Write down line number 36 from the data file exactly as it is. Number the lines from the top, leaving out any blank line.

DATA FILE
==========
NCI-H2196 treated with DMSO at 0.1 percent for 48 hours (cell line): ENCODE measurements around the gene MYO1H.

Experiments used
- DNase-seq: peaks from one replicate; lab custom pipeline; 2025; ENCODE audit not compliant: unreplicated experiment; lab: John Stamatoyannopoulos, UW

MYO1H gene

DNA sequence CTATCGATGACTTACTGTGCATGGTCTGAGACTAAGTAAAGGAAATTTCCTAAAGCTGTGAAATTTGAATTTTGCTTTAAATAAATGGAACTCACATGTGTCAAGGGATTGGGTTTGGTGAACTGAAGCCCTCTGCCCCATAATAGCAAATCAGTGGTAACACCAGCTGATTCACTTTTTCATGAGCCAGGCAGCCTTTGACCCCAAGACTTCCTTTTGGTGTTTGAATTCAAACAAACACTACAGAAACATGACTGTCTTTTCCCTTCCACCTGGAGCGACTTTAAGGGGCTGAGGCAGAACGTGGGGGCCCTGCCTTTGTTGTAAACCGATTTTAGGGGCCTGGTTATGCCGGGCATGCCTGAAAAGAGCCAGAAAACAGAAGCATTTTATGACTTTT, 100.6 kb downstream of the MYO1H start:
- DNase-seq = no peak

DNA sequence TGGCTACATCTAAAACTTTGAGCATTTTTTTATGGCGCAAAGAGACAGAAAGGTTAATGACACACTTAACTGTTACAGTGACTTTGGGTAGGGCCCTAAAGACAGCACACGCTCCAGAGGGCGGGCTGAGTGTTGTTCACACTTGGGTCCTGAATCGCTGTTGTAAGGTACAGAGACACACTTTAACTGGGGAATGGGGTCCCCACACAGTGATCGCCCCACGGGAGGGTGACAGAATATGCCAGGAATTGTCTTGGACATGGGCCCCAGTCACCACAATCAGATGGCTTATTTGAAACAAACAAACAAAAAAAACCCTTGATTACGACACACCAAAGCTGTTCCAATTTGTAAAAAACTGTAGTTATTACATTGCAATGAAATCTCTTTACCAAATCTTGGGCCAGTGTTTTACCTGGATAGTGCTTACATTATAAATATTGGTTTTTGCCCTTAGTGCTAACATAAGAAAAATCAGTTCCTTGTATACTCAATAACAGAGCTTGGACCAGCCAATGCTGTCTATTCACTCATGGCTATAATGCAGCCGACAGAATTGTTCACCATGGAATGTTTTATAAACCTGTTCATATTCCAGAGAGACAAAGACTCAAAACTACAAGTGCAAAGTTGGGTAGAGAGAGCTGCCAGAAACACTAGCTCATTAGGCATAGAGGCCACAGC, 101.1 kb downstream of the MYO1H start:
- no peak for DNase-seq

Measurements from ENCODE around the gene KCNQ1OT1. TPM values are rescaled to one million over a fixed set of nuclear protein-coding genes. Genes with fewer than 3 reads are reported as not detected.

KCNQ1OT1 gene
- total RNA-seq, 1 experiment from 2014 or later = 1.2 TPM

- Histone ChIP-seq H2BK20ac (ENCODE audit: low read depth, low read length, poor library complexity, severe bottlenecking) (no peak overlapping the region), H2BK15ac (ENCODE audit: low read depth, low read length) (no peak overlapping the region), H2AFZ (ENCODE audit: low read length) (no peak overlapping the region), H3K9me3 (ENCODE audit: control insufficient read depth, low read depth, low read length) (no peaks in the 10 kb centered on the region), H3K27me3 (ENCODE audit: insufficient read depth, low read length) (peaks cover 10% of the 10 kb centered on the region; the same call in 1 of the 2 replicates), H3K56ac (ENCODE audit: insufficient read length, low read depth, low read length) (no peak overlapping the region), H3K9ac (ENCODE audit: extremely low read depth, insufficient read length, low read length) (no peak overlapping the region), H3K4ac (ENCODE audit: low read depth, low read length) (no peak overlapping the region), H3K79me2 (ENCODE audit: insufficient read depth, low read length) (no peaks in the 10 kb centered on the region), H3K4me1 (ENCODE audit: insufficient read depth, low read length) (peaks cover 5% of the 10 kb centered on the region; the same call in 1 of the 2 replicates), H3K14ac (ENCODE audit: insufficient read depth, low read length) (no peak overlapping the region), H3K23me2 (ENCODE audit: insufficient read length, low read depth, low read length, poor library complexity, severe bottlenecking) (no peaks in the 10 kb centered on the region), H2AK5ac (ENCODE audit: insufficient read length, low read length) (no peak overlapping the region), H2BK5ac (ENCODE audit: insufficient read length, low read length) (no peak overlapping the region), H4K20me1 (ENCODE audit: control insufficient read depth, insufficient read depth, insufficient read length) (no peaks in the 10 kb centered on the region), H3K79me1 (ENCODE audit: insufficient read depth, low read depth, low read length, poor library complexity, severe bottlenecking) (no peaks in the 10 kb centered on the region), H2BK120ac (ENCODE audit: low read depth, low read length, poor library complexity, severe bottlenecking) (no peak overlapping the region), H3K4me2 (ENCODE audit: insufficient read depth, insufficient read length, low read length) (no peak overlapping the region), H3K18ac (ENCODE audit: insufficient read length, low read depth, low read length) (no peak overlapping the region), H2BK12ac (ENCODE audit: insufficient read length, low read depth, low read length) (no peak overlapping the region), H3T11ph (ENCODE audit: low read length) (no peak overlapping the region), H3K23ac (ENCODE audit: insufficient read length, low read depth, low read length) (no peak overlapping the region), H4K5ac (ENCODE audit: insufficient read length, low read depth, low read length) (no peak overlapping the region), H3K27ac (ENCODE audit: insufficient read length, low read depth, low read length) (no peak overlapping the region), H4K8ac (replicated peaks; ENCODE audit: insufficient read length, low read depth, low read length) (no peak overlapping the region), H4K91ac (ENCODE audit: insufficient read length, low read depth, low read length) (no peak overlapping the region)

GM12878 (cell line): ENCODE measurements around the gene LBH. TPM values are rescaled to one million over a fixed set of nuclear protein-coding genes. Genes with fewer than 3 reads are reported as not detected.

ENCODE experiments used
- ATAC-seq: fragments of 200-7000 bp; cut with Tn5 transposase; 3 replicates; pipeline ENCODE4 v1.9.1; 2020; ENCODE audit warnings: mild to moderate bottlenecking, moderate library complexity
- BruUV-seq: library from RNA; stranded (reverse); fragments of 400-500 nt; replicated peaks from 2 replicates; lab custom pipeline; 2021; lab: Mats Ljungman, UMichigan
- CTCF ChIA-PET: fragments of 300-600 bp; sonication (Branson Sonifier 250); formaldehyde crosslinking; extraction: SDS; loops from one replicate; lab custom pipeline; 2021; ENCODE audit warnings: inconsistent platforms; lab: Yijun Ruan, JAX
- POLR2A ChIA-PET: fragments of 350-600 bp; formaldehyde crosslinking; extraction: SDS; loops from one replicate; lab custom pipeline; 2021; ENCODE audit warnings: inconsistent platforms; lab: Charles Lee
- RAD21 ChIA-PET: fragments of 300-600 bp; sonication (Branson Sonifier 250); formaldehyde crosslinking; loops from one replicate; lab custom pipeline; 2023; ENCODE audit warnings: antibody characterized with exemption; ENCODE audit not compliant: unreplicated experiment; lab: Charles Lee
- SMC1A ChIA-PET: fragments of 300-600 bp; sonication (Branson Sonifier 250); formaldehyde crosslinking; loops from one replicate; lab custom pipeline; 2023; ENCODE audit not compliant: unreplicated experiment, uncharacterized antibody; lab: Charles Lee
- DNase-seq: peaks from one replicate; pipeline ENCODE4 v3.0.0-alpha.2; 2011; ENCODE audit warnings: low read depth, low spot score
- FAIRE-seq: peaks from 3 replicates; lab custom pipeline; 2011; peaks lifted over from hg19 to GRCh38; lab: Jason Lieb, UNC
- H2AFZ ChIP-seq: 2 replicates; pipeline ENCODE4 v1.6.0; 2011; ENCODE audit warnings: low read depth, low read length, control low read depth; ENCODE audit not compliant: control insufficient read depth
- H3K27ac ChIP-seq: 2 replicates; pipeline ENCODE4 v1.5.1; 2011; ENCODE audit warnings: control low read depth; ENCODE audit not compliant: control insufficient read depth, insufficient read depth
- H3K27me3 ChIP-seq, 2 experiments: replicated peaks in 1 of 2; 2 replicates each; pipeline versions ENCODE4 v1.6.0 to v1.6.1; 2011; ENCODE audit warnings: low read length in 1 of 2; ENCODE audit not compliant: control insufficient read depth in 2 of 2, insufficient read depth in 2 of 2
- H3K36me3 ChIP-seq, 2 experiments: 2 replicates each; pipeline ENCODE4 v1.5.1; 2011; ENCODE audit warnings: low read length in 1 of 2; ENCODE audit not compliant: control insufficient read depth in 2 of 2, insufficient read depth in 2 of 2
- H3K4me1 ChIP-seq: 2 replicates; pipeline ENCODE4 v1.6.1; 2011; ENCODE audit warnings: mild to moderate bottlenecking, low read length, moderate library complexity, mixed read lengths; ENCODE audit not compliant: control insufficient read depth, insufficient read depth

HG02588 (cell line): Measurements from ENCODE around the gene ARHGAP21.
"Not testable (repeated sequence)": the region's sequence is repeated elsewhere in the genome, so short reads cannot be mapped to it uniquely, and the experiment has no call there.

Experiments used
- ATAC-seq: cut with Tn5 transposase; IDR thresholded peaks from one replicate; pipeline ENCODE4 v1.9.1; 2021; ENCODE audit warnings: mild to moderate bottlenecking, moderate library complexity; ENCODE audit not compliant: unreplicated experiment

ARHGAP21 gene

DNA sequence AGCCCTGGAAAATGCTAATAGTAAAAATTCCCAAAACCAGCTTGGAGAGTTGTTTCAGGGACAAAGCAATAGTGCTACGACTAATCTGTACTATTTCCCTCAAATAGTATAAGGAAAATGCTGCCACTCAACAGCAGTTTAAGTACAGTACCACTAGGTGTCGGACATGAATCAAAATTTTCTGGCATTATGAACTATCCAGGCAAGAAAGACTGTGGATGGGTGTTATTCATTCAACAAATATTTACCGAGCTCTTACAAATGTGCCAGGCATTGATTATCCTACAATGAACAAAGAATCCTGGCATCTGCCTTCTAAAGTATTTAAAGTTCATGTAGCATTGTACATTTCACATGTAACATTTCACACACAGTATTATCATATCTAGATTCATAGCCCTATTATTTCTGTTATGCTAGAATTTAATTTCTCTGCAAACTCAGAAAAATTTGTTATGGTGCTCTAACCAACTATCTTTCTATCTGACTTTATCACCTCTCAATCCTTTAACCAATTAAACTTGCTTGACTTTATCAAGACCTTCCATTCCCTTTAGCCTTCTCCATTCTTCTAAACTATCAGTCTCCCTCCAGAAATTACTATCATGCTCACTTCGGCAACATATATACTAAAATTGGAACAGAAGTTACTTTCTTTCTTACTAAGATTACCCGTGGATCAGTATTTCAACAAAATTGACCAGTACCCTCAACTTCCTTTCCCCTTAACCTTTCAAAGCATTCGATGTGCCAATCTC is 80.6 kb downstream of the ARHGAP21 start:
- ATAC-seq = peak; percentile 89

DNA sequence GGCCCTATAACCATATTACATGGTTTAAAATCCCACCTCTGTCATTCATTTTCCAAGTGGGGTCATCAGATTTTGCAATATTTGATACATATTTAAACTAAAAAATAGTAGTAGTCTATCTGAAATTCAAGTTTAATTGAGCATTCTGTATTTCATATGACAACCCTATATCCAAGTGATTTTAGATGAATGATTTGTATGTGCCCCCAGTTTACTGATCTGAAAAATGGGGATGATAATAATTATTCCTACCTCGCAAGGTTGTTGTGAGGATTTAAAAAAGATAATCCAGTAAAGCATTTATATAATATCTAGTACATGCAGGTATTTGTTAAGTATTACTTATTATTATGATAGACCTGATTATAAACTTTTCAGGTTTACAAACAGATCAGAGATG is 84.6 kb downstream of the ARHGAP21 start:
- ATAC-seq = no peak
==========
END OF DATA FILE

- ATAC-seq = no peak